Seminars are only successful when students attend after having critically read the assigned readings, and then actively debate ideas presented in the readings and/or present new ideas to be pursued. As such, students are expected to: (1) read the material before seminar; (2) attend every seminar; and (3) participate both online and in person to discussion of course material.

Students will be required to generate two posts from each week’s readings to the online discussion forum 24 hours before the seminar meets; write what you find interesting, surprising, or strange and why in the week’s readings. Bring readings with you to seminar and be able to succinctly state each author’s thesis statement as well as your critique of their work. Each student will select
one article from the syllabus to “discuss” in class; acting as a discussant on a scholarly article will ably prepare students to subsequently author research papers that are clearly written, use transparent methods of analysis, and consider alternative hypotheses.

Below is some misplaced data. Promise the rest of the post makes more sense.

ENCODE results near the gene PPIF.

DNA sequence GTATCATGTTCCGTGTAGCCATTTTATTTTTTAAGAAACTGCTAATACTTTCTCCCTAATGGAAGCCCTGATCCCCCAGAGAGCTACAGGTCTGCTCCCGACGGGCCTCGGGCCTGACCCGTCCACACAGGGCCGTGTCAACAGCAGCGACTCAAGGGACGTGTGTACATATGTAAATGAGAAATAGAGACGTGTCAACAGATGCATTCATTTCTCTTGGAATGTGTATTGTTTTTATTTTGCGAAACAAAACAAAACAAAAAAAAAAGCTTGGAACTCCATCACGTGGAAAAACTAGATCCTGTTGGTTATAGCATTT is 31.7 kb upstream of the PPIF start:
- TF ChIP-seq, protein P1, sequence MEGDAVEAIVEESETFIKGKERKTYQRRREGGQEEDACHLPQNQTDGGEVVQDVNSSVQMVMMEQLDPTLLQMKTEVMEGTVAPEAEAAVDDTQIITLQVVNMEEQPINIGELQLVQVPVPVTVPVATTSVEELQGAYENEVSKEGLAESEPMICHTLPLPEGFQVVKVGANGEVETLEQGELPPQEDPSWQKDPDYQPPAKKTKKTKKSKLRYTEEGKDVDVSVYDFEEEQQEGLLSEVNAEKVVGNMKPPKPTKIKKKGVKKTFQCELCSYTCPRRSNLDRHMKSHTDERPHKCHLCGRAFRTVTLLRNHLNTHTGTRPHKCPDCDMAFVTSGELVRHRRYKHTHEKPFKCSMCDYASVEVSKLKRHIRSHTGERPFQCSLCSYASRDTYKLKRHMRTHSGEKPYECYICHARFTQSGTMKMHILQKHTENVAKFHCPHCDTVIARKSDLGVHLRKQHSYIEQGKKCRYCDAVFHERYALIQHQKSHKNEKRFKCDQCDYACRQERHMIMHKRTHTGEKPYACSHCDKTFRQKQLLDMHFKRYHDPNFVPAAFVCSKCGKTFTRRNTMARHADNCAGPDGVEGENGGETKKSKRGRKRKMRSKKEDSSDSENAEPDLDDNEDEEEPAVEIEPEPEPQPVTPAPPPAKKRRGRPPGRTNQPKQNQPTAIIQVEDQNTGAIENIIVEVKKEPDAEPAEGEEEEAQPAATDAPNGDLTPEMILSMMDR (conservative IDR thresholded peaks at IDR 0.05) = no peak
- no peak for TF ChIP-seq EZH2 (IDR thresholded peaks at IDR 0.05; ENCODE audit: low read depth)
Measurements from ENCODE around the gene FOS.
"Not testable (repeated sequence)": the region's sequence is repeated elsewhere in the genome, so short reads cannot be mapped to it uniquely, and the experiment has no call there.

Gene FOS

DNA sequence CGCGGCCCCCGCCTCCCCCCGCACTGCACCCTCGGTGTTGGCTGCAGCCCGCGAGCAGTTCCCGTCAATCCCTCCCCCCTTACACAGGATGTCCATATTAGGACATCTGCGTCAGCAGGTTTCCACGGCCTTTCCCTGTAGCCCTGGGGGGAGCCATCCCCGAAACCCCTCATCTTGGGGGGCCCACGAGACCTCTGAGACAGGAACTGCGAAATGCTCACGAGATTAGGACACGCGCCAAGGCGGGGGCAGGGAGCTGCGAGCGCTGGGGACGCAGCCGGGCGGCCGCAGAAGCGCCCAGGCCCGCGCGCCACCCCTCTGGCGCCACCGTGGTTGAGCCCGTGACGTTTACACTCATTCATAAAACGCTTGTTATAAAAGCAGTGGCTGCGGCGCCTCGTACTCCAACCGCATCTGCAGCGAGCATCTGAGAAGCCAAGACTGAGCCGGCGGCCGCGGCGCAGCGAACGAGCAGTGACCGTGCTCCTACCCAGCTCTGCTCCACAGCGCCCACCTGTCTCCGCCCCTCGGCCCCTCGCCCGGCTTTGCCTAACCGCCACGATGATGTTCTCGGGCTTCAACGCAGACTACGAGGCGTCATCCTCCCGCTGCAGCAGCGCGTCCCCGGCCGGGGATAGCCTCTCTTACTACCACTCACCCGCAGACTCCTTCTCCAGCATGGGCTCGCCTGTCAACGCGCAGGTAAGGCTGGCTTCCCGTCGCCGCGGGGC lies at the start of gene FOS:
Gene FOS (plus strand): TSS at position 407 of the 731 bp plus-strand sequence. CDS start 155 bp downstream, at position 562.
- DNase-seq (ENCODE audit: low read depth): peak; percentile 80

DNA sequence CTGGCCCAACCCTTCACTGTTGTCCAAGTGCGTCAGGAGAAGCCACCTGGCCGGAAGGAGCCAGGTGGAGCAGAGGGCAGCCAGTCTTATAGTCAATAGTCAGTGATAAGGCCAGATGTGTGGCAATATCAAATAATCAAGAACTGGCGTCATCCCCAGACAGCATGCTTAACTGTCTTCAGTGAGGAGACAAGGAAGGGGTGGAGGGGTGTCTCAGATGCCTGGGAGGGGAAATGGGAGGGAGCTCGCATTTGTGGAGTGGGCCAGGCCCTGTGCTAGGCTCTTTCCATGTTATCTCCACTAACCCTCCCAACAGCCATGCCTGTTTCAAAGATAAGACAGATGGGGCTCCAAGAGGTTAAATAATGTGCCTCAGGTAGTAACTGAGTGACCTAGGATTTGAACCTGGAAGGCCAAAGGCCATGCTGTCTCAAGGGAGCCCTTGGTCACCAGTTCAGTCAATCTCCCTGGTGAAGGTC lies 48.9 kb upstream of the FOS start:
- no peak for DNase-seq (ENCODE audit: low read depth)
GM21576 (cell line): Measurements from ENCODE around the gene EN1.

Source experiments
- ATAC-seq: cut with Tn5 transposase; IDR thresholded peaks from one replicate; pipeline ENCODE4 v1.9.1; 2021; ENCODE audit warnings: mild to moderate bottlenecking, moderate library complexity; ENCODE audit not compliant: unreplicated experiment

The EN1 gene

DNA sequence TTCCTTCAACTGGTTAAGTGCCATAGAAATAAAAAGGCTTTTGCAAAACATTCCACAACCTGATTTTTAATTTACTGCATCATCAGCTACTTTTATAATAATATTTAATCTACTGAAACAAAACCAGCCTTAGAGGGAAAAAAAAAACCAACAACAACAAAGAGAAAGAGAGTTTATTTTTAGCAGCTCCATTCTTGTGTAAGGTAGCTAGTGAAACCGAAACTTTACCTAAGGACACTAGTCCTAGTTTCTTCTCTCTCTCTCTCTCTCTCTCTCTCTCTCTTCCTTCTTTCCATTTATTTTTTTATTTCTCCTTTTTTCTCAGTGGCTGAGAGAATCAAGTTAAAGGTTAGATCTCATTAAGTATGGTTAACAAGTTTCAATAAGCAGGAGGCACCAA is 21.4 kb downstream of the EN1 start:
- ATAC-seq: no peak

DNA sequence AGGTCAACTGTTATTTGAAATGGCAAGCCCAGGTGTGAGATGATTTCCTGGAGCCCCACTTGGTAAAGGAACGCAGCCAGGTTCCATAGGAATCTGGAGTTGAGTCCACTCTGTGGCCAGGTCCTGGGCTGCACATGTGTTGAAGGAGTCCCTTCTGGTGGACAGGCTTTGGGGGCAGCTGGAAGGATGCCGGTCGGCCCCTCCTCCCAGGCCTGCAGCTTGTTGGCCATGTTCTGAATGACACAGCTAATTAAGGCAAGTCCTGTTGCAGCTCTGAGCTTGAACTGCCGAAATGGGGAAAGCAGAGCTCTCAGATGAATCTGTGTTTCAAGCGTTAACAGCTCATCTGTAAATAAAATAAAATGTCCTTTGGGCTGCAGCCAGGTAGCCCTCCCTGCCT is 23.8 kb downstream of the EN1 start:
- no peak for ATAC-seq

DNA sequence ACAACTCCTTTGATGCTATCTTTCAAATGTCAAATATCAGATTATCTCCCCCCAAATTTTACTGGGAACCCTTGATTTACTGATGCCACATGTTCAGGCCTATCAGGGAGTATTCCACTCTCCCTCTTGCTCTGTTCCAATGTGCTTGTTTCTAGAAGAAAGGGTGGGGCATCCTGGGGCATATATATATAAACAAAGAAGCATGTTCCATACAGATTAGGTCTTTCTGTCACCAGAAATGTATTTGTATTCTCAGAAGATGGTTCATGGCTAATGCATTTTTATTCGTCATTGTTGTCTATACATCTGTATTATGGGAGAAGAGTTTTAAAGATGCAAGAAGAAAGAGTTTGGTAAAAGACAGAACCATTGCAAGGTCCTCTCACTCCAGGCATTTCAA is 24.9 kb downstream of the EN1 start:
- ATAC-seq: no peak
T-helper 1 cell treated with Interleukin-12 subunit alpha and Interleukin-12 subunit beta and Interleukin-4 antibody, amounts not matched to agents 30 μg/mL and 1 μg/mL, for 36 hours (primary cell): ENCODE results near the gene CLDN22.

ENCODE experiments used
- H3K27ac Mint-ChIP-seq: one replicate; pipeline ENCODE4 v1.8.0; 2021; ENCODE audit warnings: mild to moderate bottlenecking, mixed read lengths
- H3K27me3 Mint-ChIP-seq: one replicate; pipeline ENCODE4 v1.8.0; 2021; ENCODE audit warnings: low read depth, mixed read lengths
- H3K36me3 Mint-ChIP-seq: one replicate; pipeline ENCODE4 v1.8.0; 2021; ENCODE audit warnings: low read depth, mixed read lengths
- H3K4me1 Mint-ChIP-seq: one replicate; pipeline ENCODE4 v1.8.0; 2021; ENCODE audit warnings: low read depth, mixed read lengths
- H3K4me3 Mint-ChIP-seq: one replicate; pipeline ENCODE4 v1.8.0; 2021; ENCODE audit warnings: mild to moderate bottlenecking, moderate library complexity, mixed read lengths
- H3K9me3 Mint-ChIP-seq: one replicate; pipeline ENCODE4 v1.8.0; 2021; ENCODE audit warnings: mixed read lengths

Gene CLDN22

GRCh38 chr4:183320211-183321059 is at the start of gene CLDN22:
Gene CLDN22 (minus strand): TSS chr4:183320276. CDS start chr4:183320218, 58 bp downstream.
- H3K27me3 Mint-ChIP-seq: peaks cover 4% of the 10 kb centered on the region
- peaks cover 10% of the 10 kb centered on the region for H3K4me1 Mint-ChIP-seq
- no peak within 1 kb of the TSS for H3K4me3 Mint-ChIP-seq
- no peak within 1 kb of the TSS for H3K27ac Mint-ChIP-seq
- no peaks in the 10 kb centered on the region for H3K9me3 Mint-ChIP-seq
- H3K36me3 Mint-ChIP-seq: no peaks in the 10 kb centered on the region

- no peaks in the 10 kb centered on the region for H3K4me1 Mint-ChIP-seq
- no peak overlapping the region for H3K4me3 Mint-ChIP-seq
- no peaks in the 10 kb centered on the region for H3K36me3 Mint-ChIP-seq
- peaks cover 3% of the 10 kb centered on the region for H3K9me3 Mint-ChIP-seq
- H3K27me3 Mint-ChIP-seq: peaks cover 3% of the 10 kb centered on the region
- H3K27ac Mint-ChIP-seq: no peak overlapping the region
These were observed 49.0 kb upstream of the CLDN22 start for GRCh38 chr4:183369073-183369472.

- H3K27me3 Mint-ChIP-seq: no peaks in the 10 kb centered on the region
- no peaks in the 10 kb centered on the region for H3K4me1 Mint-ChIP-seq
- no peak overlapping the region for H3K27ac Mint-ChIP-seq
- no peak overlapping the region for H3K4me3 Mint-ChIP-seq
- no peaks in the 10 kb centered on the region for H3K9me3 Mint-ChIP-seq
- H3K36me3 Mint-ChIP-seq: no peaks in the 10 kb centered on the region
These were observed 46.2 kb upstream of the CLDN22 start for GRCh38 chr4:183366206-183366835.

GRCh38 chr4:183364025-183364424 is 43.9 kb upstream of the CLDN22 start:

A main objective of the seminar is to impart the analytical and organizational skills necessary to author an original research paper. Guided by the instructor and your colleagues, you will draft and re-draft a term paper critically analyzing either (1) state response to the AIDS epidemic; or (2) non-state response to the AIDS epidemic. The unit of analysis should be a developing country, though multi-country studies or sub-national studies will be acceptable pending prior approval from the instructor. Topic selection must be submitted to the instructor by the end of Week 3. A thesis statement and outline must be submitted by the end of Week 5. Students are encouraged to schedule an appointment with the instructor during Week 6 to solicit feedback and strategize the way forward. A first draft will be posted for peer and instructor review by the start of Week 9. The term paper should be 12-15 pages in length (12 pt font, 1-inch margins) and will be due during Finals Week.